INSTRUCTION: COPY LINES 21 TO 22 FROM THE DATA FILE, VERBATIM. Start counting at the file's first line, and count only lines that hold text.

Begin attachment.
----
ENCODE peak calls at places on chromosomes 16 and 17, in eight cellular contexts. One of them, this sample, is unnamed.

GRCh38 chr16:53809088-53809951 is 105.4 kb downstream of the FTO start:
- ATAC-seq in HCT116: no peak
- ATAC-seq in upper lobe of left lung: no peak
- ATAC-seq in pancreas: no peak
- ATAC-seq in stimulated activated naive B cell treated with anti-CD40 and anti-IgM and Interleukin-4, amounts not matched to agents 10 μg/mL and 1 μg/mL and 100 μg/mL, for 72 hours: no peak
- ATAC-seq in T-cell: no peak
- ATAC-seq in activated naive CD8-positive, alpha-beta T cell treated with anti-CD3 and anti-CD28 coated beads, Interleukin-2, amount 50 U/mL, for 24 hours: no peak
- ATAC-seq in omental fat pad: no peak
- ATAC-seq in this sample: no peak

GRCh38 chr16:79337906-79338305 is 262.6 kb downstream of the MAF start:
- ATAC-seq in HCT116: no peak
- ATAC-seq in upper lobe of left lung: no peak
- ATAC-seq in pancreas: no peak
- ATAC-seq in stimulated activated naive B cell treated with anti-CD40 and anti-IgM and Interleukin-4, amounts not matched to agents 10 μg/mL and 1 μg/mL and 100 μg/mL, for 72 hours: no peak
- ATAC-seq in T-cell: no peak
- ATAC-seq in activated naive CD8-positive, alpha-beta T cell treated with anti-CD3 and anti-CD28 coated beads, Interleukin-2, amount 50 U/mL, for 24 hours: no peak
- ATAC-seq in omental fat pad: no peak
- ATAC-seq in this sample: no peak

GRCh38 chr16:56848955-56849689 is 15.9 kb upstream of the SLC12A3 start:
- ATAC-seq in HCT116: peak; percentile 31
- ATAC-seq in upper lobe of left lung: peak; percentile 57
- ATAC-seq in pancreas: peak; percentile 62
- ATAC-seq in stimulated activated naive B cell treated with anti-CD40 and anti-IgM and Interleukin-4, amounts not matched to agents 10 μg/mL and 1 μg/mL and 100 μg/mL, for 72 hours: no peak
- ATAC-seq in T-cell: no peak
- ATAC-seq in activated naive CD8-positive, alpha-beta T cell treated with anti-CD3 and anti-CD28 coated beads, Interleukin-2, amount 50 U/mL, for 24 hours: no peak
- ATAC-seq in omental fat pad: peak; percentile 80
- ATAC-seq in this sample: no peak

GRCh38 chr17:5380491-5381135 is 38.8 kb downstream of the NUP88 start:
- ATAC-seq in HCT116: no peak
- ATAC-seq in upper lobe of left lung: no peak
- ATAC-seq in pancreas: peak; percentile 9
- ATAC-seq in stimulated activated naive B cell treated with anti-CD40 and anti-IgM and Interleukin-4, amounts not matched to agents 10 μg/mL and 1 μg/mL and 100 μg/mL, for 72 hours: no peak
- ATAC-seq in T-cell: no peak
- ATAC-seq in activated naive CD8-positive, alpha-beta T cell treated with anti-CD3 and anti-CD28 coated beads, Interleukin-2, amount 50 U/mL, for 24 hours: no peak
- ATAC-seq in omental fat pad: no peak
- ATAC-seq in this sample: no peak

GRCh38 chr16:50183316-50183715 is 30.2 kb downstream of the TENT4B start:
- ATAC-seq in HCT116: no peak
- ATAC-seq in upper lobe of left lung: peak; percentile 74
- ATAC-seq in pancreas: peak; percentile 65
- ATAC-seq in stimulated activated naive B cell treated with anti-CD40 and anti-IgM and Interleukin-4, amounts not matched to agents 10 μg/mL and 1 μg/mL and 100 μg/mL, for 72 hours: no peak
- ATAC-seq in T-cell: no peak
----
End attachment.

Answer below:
- ATAC-seq in HCT116: peak; percentile 31
- ATAC-seq in upper lobe of left lung: peak; percentile 57